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How the Foresight financial models calculate inventory expenses and balances

What is inventory?

Inventory refers to the goods and materials a business holds for sale or as part of its production process. The financial accounting treatment of inventory is closely tied to cost of goods sold (COGS). COGS are the direct costs attributable to the production of the goods sold by a company, and will include the purchase price of the inventory and labor costs and other direct costs involved in bringing the inventory to its current location and condition. As inventory is sold, its cost is moved from the balance sheet to the income statement as COGS.

Managing inventory levels and forecasting inventory purchases can have an important impact on cash. While COGS is an expense on the income statement, COGS matches the recognition of the expense of the goods sold with the revenues from the sale of the goods (an application of the matching principle in accounting) and may not reflect actual cash outlays in those periods. If businesses have lead-times in producing products or services, or have to incur expenses to purchae inventory in periods prior to when they are sold, then forecasting the cash impact of inventory purchases and inventory balances is important in creating a financial forecast.

The timing of those inventory purchases will be based on demand forecasts and production process realities. It may take 2 months to produce something before it is ready to sell, for example, an outlay of cash to purchase inventory well before the revenues from selling that product are realized. Inventory management is important: too little inventory risks lost sales and customer dissatisfaction, too much inventory can lead to increased holding costs and risk of inventory write-offs for products that are not sold.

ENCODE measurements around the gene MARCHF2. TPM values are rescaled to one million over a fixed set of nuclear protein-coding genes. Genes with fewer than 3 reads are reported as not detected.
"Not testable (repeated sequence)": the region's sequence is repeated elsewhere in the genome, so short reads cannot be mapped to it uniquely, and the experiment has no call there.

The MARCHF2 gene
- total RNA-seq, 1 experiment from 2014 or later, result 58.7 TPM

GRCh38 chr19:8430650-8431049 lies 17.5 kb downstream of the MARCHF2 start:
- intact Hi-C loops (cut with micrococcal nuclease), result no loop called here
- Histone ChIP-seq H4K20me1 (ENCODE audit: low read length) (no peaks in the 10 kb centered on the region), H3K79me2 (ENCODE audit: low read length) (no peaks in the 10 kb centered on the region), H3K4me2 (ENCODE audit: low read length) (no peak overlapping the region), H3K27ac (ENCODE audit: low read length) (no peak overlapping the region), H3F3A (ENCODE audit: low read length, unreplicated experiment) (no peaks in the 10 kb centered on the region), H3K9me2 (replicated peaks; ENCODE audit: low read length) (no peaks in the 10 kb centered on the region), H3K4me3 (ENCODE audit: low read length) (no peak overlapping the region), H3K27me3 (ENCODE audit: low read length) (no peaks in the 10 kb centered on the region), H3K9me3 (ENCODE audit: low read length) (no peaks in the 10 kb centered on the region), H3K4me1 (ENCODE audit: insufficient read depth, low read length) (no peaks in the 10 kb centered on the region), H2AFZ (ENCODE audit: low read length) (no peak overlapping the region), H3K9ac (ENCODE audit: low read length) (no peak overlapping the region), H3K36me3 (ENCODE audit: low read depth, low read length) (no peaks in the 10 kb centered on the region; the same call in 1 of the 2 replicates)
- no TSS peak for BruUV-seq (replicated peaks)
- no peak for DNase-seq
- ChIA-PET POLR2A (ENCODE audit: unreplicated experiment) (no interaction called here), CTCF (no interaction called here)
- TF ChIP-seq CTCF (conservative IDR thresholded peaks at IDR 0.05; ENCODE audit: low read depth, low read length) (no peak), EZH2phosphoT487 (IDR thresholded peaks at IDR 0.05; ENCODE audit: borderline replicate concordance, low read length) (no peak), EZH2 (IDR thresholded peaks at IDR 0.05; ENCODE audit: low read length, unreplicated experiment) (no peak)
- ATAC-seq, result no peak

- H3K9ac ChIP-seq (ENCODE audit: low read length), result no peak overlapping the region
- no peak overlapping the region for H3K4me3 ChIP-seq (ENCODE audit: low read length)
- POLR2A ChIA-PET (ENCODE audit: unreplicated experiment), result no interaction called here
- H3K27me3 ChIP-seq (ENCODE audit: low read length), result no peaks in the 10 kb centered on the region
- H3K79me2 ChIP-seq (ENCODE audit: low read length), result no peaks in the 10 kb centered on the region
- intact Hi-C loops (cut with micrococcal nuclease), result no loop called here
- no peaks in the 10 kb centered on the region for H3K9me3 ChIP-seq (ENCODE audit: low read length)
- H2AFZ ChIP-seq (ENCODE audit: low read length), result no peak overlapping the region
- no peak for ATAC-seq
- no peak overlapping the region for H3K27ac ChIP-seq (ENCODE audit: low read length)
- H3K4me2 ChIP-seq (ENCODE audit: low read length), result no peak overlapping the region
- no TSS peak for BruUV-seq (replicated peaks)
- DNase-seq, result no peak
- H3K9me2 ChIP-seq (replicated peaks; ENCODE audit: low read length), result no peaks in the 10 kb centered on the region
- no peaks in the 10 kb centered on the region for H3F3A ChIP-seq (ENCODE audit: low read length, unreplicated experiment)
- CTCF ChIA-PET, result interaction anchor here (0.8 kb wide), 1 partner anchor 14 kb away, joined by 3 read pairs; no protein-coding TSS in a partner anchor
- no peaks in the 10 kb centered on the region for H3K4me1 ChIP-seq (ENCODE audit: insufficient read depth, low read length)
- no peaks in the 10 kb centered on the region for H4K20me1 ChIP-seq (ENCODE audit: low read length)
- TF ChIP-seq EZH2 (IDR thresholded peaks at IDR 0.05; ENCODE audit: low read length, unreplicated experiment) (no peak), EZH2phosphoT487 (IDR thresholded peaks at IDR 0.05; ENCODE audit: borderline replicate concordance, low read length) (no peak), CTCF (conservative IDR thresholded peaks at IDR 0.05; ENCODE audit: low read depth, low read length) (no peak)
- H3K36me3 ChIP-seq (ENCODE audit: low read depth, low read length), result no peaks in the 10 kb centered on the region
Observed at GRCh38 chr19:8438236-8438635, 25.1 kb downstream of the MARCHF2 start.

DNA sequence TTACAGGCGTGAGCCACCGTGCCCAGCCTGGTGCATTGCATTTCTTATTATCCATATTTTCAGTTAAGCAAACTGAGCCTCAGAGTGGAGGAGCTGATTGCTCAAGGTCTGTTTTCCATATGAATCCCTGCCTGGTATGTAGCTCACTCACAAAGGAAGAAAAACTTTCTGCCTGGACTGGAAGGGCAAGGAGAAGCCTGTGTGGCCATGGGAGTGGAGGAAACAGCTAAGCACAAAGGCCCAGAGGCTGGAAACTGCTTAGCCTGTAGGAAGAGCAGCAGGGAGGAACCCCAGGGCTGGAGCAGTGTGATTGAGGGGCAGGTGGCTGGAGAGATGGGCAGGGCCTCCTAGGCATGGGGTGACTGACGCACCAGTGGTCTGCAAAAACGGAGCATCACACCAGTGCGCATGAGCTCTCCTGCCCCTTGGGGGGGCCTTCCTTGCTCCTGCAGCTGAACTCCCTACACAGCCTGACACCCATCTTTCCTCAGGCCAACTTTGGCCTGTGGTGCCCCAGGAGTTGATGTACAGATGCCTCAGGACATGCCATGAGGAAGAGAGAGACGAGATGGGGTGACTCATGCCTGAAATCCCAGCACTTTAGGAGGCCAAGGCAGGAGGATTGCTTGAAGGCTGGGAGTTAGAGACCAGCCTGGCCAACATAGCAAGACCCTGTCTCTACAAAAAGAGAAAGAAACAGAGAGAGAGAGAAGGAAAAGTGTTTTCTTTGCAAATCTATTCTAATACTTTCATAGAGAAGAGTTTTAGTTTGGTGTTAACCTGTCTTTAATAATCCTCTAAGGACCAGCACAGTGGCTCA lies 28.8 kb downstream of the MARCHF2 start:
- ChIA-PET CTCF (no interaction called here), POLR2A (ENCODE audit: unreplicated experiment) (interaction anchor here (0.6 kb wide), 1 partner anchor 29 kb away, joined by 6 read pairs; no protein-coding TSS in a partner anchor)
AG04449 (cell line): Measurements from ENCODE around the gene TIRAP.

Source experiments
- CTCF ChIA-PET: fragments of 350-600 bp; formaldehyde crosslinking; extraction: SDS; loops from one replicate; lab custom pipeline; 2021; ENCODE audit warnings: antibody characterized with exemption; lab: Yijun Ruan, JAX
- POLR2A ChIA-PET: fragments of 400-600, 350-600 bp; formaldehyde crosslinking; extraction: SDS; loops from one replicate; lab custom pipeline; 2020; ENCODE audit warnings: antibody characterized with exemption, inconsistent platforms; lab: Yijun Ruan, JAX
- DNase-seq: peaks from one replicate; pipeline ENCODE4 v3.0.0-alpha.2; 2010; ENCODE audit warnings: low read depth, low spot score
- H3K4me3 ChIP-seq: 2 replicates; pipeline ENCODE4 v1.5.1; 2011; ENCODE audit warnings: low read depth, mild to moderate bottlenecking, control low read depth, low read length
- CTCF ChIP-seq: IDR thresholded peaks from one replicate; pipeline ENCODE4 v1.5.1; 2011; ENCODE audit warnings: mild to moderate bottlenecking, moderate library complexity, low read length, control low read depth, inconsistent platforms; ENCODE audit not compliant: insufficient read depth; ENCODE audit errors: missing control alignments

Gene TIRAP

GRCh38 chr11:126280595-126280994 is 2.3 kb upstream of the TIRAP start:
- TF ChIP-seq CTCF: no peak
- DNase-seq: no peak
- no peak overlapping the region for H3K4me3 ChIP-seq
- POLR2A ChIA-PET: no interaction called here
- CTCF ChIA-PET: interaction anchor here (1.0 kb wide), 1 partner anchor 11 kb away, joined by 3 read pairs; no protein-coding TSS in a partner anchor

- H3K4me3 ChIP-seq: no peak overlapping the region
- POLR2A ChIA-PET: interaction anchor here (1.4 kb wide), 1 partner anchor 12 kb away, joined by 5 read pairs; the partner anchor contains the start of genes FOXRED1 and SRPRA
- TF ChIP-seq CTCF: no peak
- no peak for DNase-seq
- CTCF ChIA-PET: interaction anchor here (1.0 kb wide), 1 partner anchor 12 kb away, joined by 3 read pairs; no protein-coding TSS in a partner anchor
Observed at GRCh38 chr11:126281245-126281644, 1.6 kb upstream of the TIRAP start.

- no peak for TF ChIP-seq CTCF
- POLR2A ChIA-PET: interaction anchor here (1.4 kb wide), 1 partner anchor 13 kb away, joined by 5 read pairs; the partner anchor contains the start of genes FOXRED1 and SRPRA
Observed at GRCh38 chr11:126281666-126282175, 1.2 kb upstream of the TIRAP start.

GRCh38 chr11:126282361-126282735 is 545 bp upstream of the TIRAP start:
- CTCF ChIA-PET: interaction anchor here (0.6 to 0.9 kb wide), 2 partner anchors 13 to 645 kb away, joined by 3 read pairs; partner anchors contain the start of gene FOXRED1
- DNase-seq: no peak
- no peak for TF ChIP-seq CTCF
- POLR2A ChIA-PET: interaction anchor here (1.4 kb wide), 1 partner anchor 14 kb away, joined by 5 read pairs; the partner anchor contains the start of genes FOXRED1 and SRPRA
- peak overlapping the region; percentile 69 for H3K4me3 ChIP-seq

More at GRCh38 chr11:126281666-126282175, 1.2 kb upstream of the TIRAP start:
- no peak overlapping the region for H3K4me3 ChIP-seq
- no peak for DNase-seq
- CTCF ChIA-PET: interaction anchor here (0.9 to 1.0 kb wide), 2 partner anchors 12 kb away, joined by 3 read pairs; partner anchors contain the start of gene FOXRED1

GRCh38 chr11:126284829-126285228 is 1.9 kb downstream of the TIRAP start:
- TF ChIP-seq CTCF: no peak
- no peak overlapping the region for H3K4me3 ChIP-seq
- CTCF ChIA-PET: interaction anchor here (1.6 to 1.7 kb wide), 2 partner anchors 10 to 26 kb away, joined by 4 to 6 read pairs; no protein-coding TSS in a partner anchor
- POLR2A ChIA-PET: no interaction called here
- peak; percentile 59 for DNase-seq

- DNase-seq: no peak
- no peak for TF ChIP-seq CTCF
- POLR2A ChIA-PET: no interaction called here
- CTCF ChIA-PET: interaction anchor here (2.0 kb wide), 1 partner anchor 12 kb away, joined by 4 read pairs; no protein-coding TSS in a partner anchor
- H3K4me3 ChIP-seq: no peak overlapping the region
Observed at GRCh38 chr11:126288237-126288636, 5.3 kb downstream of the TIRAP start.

Types of Businesses with Inventory

Inventory is a key asset for a wide range of businesses, particularly those in the manufacturing, retail, and wholesale sectors.

  • Manufacturing: Companies hold raw materials, work-in-progress, and finished goods as part of their production cycle.
  • Retail: Retailers maintain inventory of goods for resale to consumers, aiming to match supply with consumer demand patterns.
  • Wholesale: Wholesalers hold large quantities of goods for resale to retailers or other businesses, often in bulk.

Inventory on Financial Statements

Inventory balances are displayed on the balance sheet under current assets, indicating the value of goods that are ready or will be ready for sale within the fiscal year. The valuation of inventory is critical and must reflect either its cost or its market value, whichever is lower, according to the principle of conservatism in accounting. This valuation affects not only the balance sheet but also the income statement through COGS. Inventory balances increase when goods and materials are purchased and decrease when cost of goods sold are recognized.

Understanding the intricacies of inventory and its effect on the financial statements and business operations is essential for stakeholders to assess a company's operational efficiency and financial health. It requires a careful balance of procurement, management, and sales strategies to align inventory levels with business goals and market demand.

How to use

The Standard Financial Model, Starter Financial Model, and Runway and Cash Forecasting Tool all share a core component in the Forecast sheet that handles the calculations of inventory purchases and resulting inventory balances.